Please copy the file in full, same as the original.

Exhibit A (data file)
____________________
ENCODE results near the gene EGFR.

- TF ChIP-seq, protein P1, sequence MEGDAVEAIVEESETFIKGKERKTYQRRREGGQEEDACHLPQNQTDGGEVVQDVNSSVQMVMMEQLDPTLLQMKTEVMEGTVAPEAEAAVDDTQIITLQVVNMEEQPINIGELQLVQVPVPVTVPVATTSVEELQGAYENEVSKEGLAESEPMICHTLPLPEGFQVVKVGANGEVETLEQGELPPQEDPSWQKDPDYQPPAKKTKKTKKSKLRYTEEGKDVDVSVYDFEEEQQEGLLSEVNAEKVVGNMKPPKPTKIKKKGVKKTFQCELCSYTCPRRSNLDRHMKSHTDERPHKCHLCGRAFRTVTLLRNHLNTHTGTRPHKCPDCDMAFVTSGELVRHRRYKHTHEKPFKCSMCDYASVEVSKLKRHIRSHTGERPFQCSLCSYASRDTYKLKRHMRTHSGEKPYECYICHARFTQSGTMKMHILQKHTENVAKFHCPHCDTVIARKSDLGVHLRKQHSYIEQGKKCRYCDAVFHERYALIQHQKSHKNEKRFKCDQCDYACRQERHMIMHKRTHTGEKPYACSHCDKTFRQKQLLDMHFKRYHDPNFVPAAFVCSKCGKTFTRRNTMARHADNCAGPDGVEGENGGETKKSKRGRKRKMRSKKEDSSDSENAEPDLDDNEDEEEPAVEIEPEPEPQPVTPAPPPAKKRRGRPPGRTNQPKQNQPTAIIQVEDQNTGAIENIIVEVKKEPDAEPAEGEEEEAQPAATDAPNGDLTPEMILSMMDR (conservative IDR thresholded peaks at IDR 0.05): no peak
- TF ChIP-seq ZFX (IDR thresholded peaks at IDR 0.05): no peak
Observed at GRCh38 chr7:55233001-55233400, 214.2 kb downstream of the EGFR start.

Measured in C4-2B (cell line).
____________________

ENCODE results near the gene EGFR.

- TF ChIP-seq, protein P1, sequence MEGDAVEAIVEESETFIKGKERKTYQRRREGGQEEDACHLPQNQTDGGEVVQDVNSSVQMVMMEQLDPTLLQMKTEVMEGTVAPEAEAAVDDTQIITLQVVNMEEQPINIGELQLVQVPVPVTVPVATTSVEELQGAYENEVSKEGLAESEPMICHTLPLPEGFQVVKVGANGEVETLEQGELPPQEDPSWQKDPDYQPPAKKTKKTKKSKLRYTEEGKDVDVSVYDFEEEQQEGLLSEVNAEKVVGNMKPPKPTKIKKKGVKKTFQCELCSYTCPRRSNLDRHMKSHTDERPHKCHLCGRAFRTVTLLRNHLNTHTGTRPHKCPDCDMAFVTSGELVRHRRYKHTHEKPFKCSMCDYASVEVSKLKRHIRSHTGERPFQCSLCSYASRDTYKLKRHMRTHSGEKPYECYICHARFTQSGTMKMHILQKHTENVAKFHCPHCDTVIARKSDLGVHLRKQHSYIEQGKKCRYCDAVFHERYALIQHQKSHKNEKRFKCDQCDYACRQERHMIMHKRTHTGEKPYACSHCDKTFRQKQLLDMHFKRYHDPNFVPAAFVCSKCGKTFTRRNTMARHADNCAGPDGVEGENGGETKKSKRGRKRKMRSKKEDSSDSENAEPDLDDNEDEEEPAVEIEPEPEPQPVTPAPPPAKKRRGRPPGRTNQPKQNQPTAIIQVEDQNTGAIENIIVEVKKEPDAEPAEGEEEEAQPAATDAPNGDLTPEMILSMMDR (conservative IDR thresholded peaks at IDR 0.05): no peak
- TF ChIP-seq ZFX (IDR thresholded peaks at IDR 0.05): no peak
Observed at GRCh38 chr7:55233001-55233400, 214.2 kb downstream of the EGFR start.

Measured in C4-2B (cell line).